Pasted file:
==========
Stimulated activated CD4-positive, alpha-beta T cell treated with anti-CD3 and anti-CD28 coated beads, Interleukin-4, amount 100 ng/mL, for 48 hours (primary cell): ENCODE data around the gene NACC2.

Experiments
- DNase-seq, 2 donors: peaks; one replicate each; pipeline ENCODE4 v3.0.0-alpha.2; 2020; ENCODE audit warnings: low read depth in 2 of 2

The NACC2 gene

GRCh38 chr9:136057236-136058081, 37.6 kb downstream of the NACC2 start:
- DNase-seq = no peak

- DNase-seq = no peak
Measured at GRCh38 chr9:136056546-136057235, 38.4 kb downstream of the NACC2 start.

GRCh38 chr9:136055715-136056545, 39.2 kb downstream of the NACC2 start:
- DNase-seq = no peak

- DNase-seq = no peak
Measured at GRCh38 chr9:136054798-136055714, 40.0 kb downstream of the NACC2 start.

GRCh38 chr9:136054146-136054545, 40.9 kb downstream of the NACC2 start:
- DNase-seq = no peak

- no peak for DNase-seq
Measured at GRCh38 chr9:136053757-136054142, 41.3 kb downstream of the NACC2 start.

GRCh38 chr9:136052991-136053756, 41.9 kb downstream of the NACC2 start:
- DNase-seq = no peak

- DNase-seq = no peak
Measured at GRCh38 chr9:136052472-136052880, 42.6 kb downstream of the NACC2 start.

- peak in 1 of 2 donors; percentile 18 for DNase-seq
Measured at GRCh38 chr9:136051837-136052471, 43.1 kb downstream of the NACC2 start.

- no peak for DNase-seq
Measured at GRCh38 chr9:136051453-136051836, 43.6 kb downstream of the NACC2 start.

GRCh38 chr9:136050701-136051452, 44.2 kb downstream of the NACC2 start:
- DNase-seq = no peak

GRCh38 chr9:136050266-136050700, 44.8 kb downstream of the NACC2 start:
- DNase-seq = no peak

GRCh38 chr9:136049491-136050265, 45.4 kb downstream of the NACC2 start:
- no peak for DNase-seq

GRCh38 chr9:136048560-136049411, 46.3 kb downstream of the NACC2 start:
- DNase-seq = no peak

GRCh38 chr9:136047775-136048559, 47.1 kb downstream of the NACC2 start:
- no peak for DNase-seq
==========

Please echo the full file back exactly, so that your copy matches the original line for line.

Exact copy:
Stimulated activated CD4-positive, alpha-beta T cell treated with anti-CD3 and anti-CD28 coated beads, Interleukin-4, amount 100 ng/mL, for 48 hours (primary cell): ENCODE data around the gene NACC2.

Experiments
- DNase-seq, 2 donors: peaks; one replicate each; pipeline ENCODE4 v3.0.0-alpha.2; 2020; ENCODE audit warnings: low read depth in 2 of 2

The NACC2 gene

GRCh38 chr9:136057236-136058081, 37.6 kb downstream of the NACC2 start:
- DNase-seq = no peak

- DNase-seq = no peak
Measured at GRCh38 chr9:136056546-136057235, 38.4 kb downstream of the NACC2 start.

GRCh38 chr9:136055715-136056545, 39.2 kb downstream of the NACC2 start:
- DNase-seq = no peak

- DNase-seq = no peak
Measured at GRCh38 chr9:136054798-136055714, 40.0 kb downstream of the NACC2 start.

GRCh38 chr9:136054146-136054545, 40.9 kb downstream of the NACC2 start:
- DNase-seq = no peak

- no peak for DNase-seq
Measured at GRCh38 chr9:136053757-136054142, 41.3 kb downstream of the NACC2 start.

GRCh38 chr9:136052991-136053756, 41.9 kb downstream of the NACC2 start:
- DNase-seq = no peak

- DNase-seq = no peak
Measured at GRCh38 chr9:136052472-136052880, 42.6 kb downstream of the NACC2 start.

- peak in 1 of 2 donors; percentile 18 for DNase-seq
Measured at GRCh38 chr9:136051837-136052471, 43.1 kb downstream of the NACC2 start.

- no peak for DNase-seq
Measured at GRCh38 chr9:136051453-136051836, 43.6 kb downstream of the NACC2 start.

GRCh38 chr9:136050701-136051452, 44.2 kb downstream of the NACC2 start:
- DNase-seq = no peak

GRCh38 chr9:136050266-136050700, 44.8 kb downstream of the NACC2 start:
- DNase-seq = no peak

GRCh38 chr9:136049491-136050265, 45.4 kb downstream of the NACC2 start:
- no peak for DNase-seq

GRCh38 chr9:136048560-136049411, 46.3 kb downstream of the NACC2 start:
- DNase-seq = no peak

GRCh38 chr9:136047775-136048559, 47.1 kb downstream of the NACC2 start:
- no peak for DNase-seq